Sunday, January 18, 2009

Relationship Control

No. 5 in the book, Too Soon Old, Too Late Smart, is "Any relationship is under the control of the person who cares the least."

Isn't that an interesting thought to think about. The author's comments on this concept are pretty negative. He brings out that when a couple marries, they have a fifty-fifty chance of making it. And his perspective is one of a counselor who sees people who are desperate and need help. He brings out that the one wanting the relationship to work is pushing the other less interested party. Thus the control issue.

After I read this, I've been ruminating on it. And I've decided I really agree with this. I don't think I would have ever phrased it this way, but it is so true. I mentioned in the comments section of the last post that usually when we hear something said or taught, it strikes us as real truth because we've already experienced it in our lives, but just haven't put it into a thought or expression. And our response in those situations is YES! And that's my response to this truth. Yes!

I've done some talks on the giver-taker relationship. And I end up saying that a true relationship is one where each person is giving at times and able to take at times. And it should be about equal with each person in the relationship.

My personal experience in this area has been one of usually giving and very uncomfortable with saying I needed help and taking help, advice, or comfort from others. My awakening experience in that area was a time in my life when I was hurting, more than I ever had. I needed someone.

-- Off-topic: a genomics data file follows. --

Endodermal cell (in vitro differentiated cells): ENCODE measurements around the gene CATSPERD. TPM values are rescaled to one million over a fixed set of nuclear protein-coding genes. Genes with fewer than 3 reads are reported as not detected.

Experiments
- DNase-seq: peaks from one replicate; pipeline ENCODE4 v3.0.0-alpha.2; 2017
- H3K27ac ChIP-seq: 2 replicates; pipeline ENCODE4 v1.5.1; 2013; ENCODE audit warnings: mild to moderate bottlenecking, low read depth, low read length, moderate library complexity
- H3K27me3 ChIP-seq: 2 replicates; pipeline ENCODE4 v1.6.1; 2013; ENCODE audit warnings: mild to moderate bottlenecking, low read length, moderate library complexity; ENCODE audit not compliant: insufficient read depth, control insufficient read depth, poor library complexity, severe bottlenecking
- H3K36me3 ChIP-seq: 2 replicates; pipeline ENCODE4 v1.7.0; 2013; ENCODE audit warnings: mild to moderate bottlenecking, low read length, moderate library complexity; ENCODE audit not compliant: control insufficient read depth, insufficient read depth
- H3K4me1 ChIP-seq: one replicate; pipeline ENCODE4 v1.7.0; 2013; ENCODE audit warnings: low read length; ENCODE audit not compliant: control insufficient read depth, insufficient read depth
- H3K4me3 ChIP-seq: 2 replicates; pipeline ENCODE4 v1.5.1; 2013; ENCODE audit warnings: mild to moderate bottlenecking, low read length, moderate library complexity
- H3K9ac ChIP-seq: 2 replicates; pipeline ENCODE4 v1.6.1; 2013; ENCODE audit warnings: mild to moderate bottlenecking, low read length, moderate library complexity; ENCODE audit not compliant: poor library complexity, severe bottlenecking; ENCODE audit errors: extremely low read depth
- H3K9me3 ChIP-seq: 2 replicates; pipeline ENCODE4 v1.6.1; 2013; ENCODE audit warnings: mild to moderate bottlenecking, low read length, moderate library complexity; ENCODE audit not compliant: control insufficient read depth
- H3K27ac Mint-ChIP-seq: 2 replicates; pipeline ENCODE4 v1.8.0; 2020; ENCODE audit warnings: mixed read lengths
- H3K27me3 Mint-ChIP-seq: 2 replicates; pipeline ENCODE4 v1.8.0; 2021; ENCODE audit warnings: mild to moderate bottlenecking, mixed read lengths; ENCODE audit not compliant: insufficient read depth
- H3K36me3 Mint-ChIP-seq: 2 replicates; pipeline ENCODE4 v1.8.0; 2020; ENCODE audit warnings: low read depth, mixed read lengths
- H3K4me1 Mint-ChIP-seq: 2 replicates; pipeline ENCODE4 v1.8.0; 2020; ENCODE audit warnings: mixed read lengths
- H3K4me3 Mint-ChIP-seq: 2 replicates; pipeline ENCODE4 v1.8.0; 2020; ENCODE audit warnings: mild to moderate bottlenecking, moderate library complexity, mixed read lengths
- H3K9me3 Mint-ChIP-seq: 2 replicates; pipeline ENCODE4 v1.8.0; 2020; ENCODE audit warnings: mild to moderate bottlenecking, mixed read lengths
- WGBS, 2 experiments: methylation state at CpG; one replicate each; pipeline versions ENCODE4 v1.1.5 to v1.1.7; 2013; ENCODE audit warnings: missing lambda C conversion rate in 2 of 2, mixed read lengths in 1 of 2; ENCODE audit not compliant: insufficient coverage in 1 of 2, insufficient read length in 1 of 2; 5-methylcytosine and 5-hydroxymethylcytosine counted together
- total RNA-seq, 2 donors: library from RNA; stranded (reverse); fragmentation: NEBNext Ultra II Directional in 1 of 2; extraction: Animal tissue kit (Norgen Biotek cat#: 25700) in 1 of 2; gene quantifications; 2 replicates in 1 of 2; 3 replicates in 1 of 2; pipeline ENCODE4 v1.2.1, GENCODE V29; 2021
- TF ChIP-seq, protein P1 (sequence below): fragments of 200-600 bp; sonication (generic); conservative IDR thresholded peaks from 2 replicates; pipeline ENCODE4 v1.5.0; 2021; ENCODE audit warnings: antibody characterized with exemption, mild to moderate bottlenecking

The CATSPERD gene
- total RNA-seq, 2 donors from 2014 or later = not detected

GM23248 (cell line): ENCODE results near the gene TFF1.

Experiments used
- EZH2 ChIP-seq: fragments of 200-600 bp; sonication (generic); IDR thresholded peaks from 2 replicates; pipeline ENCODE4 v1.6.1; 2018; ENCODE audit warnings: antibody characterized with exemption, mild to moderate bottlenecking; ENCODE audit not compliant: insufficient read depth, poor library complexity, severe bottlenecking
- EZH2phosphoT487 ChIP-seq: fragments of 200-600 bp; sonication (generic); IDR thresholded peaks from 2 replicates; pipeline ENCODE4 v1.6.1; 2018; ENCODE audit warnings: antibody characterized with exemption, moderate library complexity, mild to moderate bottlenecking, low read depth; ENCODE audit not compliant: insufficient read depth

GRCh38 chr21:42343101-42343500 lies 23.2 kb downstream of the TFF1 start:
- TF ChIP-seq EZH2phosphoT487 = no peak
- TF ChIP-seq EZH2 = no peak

But those I turned to ran from me because they weren't comfortable with a needy me. That was quite a learning experience. I changed gradually over time and took myself out of the always-advising role and made myself vulnerable in areas where I needed help.

Another relational area where I learned this is when my children became adults. I continued in the parental advising role even though they, especially my girls, had established their own families. I remember well the day I said to my oldest daughter that I had no words of advice, that I had confidence in her and her decisions, and I would be waiting to hear how she had resolved the situation. Her response to me was that she didn't like this new way of functioning. I held to my stance and we "untangled" an unhealthy way of relating that we had established. It wasn't easy, but I'm here to say, it's the very best and it works very well.

I guess that's why I knew intuitively that this concept that Dr. Livingston presents is true. I have already experienced it in different areas. I would have said it this way: work on your relationships so that you are a giver only fifty percent of the time and that you are a taker equally as long. Of course, someone who's a taker all the time needs to work on being a giver.

Hope you see how all of this relates. Makes sense to me. : )


Bobby Brown said...

I am confused. In the first paragraph "Any relationship is under the control of the person who cares the least." In the second paragraph "the one wanting the relationship to work (cares the most?)is pushing the other less interested party. Thus the control issue." These seem to contradict can you help me understand?

Bobby Brown

Mary Burleson said...